Attorney General Adam Laxalt met with Gov. Brian Sandoval to discuss a lawsuit Nevada joined with 25 other states to challenge President Barack Obama’s executive actions on immigration and decided to continue with the legal action, the attorney general’s office said Friday.
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Las Vegas voters won’t get a chance to weigh in on using public money to build a controversial downtown soccer stadium, at least not yet.
With all eyes on the Super Bowl and the billions of dollars wagered legally — and illegally — on the game, Sen. John McCain says Congress should hold hearings on whether to expand legalized sports betting that now largely is limited to sports books in Nevada.
Payday will come a day late for some North Las Vegas employees. A Bank of America processing error caused a delay with paychecks for municipal employees, said city spokesman Mitch Fox.
Analysts at the Nuclear Regulatory Commission on Thursday completed a safety review that gives Yucca Mountain generally positive marks, but stops short of recommending it be granted a license to operate as a nuclear waste site.
U.S. Sen. John McCain had a blunt message for demonstrators chanting for the arrest of Henry Kissinger at a Senate Armed Forces Committee hearing on Thursday: “Get out of here, you low-life scum.”
A transfer of the Nevada Division of Forestry fire station on Mount Charleston to the control of Clark County is on track to be completed by June 30, but the two legislators who represent the area questioned whether the county will be ready by then.
Las Vegas voters might get a chance to weigh in on using public money to build a controversial downtown soccer stadium, though they won’t know for sure until next week.
A new hospital and another’s expansion will help Henderson lead the way in health-care innovation, Mayor Andy Hafen said Thursday in his annual State of the City address.
As Washington has tightened its belt in recent years, the budget cuts have sliced most deeply in states where President Obama is unpopular, according to an analysis of federal spending by Reuters.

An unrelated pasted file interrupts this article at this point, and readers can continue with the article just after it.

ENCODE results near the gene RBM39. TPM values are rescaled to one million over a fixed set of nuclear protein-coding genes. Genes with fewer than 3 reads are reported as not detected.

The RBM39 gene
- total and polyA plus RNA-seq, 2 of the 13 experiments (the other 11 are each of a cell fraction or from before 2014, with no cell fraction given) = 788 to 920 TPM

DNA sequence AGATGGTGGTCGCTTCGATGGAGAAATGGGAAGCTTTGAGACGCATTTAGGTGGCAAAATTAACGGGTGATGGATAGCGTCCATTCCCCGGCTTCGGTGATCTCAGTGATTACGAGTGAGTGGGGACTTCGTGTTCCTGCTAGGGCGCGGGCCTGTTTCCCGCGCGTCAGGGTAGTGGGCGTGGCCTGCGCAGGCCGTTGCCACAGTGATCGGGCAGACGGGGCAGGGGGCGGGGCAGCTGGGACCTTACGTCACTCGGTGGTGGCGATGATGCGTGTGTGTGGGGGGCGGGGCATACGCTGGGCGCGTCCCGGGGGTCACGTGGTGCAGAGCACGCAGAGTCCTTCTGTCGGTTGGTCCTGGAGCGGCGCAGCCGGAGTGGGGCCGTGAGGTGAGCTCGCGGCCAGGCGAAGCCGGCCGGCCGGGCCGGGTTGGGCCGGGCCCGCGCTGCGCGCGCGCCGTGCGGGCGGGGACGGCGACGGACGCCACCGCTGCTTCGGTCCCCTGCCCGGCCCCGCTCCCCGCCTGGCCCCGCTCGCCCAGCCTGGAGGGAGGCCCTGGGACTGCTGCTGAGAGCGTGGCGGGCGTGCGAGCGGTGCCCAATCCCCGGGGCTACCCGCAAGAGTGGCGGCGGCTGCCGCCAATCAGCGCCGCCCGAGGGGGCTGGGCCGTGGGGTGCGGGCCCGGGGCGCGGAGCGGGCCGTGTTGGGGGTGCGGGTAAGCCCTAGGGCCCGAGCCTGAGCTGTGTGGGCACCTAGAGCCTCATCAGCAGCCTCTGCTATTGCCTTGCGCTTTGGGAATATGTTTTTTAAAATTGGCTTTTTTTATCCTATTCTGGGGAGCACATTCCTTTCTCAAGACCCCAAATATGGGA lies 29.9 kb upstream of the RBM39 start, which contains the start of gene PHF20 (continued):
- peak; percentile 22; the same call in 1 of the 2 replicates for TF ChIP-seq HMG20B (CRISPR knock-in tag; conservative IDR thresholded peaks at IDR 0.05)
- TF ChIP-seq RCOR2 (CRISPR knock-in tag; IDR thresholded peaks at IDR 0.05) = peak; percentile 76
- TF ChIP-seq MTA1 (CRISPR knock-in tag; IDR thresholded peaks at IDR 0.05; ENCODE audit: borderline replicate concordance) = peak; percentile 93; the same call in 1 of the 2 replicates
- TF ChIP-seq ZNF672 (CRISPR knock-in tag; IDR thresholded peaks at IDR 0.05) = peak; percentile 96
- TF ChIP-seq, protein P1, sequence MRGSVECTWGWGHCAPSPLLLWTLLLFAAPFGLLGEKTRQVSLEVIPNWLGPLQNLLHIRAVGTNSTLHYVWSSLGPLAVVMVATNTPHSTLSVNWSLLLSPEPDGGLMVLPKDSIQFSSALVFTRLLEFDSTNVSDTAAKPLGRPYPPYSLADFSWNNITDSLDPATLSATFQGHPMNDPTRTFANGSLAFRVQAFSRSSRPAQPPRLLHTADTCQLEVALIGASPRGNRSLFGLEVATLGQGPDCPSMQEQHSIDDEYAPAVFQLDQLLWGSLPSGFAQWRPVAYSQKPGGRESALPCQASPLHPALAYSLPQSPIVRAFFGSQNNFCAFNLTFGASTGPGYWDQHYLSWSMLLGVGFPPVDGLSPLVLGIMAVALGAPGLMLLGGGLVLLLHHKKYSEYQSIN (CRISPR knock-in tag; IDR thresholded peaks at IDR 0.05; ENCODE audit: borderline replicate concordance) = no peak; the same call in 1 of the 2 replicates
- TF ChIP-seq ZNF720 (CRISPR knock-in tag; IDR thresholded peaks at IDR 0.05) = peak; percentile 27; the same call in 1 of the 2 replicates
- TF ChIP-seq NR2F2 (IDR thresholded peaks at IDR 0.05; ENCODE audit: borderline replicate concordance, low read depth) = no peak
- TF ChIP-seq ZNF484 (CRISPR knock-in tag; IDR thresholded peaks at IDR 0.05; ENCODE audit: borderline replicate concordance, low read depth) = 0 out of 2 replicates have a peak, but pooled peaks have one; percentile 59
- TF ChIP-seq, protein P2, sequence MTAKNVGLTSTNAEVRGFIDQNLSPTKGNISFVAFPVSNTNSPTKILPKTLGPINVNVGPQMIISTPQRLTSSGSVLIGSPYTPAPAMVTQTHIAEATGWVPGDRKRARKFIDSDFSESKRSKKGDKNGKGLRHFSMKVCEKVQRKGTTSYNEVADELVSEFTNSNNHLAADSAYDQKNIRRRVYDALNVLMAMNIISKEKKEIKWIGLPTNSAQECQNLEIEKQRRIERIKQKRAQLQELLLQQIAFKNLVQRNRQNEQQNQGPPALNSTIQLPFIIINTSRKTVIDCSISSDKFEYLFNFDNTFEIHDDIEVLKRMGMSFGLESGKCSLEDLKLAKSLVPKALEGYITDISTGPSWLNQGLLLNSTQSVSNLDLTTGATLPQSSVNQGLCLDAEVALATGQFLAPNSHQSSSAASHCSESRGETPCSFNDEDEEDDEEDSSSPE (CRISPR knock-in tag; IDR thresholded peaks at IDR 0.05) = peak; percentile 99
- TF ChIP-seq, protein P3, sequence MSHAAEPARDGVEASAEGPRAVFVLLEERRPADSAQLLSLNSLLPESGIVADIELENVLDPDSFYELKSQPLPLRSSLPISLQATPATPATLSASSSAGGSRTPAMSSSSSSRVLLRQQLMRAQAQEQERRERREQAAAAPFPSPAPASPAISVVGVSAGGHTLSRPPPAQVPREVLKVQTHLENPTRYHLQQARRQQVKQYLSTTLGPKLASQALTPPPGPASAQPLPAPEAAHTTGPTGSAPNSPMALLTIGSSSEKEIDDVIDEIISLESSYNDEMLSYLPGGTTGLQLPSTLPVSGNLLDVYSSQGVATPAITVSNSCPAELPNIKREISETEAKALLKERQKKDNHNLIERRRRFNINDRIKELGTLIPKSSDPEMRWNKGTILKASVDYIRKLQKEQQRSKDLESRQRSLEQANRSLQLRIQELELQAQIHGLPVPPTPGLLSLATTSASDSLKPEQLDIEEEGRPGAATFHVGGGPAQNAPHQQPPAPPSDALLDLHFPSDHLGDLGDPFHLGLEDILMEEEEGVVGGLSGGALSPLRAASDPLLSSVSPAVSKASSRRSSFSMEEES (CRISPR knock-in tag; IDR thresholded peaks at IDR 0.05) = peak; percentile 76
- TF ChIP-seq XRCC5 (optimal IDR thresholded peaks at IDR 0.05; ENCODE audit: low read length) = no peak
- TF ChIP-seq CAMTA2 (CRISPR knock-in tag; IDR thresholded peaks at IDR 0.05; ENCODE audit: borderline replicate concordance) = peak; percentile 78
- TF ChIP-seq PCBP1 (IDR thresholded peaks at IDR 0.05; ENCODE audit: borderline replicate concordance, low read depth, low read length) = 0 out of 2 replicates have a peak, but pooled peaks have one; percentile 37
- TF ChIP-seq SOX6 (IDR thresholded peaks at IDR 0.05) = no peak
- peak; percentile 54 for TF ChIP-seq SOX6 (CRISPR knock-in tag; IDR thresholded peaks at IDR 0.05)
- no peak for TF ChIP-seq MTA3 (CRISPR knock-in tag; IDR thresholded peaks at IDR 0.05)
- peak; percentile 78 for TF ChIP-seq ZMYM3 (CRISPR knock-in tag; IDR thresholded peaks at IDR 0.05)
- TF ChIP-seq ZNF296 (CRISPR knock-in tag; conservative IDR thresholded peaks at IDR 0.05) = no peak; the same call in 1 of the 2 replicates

U.S. attorney general nominee Loretta Lynch on Wednesday took a pass on Internet gambling — for now.
U.S. Rep. Dina Titus on Wednesday pressed anew for the Department of Veterans Affairs to relocate its regional benefits office from Reno to Las Vegas, saying the move would help the agency fill jobs and improve services.
A bill that would provide full benefits to retired veterans who collect both pension checks and disability payments was reintroduced in Congress this week.
Several hundred charter, online, private and home-schooled students, parents and administrators converged on the Capitol grounds Wednesday to promote school choice in Nevada.
More than 200 volunteers flooded the streets of Clark County on foot and in vehicles during the early hours of Wednesday to conduct the annual homeless count.
The youngest of eight children removed in December from a filthy North Las Vegas home often targeted in child welfare investigations died last week, according to the Clark County Department of Family Services.
A barrage of medical marijuana lawsuits has been filed against Clark County, the largest local government in Nevada to play a role in approving dispensaries.
Southern Nevada is in line to get the biggest chunk of limited state road funding over the next four years because of two major freeway improvement projects, state lawmakers heard in a budget presentation Tuesday.
North Las Vegas Mayor John Lee opened his State of the City address Tuesday by saying the city had done something people told him was impossible: Cutting the city’s long-term deficit.
The head of the Nevada AFL-CIO proclaimed Tuesday that “working families are under attack” by Republican lawmakers who want to weaken collective bargaining laws and pensions now that they control the Legislature.
A growing prison population, reduced federal grants, aging facilities and inmate hospital care are taxing the Nevada Department of Corrections and will be the focus of budget discussions during the upcoming legislative session, prison officials said Tuesday.
The state agency that funds Nevada’s unmanned aerial systems program has temporarily cut funding and staffing until the Federal Aviation Administration can catch up to the state’s pace.
Nevada’s only maximum-security psychiatric facility is still struggling with the timely admission of court-ordered patients, a condition of a federal lawsuit settlement, according to a defense lawyer and state records.
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